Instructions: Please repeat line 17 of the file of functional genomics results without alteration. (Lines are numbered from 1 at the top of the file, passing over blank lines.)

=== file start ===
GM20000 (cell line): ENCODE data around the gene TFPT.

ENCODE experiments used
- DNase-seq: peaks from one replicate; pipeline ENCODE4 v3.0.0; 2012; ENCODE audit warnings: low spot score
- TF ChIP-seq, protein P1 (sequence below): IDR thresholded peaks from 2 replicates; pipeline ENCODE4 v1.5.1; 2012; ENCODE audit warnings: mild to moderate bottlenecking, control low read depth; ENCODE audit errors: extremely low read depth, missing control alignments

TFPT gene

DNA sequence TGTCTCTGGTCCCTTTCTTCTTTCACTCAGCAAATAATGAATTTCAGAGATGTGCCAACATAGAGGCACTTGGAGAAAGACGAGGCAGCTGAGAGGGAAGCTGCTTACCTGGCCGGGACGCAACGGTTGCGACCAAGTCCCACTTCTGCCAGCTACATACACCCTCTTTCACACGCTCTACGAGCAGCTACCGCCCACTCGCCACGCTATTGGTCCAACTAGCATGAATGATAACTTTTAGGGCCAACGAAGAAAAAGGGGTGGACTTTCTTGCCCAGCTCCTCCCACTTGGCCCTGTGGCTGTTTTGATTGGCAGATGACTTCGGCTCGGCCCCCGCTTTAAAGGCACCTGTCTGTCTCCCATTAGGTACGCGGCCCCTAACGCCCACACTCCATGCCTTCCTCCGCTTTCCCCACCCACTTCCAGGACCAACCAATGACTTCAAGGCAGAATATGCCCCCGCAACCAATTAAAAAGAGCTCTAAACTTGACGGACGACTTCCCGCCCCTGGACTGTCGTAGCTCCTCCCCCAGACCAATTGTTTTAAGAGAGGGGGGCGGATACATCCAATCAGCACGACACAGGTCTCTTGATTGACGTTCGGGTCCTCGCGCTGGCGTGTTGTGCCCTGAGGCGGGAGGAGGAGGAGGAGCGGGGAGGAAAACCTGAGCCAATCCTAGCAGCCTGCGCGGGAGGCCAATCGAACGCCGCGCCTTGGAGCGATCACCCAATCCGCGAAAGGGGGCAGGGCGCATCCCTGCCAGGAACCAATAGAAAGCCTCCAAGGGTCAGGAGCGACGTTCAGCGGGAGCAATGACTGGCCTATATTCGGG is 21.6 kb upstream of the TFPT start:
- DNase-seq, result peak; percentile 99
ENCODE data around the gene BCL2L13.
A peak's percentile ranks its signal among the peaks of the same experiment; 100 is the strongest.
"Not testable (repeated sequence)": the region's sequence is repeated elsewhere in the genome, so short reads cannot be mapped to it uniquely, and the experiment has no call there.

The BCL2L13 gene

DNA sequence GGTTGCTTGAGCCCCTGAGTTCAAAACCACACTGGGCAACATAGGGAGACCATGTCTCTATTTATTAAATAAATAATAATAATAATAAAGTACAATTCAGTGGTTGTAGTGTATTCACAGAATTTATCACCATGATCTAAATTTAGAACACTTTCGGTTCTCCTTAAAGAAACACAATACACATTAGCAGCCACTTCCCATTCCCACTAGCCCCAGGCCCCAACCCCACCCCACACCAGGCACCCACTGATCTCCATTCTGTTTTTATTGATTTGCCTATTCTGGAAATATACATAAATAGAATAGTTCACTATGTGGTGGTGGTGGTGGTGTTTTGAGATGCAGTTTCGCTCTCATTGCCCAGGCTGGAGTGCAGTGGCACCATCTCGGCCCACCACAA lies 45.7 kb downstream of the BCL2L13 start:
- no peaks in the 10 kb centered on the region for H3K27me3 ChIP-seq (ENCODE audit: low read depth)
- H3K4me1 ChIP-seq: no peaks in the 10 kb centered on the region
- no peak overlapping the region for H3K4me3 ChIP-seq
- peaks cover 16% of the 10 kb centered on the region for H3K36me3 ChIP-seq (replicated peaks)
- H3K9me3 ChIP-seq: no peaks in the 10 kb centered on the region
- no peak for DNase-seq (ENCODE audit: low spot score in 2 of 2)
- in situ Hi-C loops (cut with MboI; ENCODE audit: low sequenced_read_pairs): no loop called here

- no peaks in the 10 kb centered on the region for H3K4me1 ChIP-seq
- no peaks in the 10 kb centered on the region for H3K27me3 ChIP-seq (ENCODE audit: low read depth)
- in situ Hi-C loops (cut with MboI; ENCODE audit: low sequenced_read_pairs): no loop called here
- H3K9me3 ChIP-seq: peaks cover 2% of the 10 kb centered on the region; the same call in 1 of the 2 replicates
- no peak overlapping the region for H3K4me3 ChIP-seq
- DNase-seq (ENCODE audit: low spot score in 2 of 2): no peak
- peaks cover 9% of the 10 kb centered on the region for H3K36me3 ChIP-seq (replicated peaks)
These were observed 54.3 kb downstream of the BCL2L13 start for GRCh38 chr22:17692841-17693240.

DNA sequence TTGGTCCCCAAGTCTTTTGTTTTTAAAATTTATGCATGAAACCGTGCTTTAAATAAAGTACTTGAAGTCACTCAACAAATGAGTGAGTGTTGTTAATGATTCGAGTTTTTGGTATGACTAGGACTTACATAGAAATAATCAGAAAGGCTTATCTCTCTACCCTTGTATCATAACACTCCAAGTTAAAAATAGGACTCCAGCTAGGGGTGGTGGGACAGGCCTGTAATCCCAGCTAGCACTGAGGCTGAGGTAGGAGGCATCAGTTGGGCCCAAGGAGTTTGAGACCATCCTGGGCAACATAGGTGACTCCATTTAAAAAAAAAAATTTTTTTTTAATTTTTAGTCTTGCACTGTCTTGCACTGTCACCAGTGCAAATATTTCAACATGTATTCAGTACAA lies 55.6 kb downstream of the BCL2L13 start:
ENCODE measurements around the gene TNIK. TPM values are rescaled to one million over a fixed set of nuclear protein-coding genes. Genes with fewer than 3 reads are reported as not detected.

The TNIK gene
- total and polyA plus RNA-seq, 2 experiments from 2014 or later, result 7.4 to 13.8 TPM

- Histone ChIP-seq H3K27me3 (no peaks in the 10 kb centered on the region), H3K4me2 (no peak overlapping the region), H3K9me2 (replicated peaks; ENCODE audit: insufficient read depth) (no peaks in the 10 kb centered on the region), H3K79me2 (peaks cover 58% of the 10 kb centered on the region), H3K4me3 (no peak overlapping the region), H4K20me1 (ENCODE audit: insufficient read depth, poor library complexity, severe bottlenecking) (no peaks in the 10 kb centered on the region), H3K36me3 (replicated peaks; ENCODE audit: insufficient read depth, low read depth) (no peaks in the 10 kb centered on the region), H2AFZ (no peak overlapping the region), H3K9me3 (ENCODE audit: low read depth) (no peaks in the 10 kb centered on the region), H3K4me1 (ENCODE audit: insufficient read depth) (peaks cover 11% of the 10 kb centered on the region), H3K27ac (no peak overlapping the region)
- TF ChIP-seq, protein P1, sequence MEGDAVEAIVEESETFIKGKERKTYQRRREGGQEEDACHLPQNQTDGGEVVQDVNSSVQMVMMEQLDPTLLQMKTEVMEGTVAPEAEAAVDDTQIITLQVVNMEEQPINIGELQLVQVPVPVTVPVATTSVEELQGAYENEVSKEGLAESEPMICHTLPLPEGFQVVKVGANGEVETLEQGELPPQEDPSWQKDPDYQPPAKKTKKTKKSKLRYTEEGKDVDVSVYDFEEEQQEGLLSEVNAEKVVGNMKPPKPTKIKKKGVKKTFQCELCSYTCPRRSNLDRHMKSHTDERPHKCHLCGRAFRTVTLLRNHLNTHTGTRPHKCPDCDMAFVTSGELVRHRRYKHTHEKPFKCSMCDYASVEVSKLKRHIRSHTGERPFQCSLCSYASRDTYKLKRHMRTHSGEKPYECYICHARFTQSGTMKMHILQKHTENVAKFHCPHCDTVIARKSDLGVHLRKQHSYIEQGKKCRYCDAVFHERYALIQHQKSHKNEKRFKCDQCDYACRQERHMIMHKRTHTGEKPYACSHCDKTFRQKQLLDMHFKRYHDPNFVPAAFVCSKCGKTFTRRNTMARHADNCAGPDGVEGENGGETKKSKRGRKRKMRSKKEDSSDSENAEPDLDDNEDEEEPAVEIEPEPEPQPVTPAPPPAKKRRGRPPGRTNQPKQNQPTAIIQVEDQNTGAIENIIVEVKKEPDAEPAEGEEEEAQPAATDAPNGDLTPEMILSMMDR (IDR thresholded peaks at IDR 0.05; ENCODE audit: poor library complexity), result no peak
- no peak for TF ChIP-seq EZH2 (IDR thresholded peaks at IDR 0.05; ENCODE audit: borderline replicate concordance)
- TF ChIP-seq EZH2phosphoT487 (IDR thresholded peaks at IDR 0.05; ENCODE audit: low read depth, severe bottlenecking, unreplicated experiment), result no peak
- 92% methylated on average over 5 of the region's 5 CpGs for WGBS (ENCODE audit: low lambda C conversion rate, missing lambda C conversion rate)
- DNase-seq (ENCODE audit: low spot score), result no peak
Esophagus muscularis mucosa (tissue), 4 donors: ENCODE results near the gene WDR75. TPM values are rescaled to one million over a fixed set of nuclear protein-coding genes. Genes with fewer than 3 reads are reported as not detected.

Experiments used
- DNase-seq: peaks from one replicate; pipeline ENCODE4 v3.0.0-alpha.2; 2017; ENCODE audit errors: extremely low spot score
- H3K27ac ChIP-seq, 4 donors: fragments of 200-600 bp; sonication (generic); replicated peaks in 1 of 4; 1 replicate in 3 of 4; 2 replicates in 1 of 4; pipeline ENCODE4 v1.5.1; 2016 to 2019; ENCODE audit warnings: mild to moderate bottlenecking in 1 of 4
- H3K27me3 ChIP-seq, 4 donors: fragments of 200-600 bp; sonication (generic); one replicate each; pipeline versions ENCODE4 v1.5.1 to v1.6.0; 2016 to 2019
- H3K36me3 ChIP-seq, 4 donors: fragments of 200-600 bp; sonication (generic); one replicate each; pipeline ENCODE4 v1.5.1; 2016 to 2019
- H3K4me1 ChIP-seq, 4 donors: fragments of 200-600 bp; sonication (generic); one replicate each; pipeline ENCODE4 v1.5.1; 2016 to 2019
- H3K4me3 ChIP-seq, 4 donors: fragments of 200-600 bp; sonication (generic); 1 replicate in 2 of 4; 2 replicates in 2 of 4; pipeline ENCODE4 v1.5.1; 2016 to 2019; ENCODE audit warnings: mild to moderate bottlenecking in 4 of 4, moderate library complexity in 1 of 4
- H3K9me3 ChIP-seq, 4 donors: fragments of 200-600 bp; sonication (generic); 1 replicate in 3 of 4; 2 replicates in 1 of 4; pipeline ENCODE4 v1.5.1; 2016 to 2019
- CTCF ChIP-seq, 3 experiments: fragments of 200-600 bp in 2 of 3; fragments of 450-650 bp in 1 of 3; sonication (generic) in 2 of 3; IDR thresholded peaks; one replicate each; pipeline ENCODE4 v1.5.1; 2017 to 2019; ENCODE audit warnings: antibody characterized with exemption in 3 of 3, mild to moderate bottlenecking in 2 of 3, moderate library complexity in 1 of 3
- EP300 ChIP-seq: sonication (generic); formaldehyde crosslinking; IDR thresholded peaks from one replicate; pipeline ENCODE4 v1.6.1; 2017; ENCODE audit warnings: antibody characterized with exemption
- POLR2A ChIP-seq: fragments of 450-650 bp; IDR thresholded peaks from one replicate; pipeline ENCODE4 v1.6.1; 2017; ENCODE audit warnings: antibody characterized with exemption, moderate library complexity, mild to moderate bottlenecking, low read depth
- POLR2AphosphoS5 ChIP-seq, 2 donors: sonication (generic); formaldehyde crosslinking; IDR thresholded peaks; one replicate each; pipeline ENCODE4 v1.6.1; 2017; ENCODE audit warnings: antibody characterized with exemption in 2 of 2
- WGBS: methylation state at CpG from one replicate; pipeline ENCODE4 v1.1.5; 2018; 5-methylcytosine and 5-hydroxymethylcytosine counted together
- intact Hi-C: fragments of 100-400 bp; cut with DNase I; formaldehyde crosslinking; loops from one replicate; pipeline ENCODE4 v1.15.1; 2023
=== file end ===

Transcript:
- H3K9me3 ChIP-seq: no peaks in the 10 kb centered on the region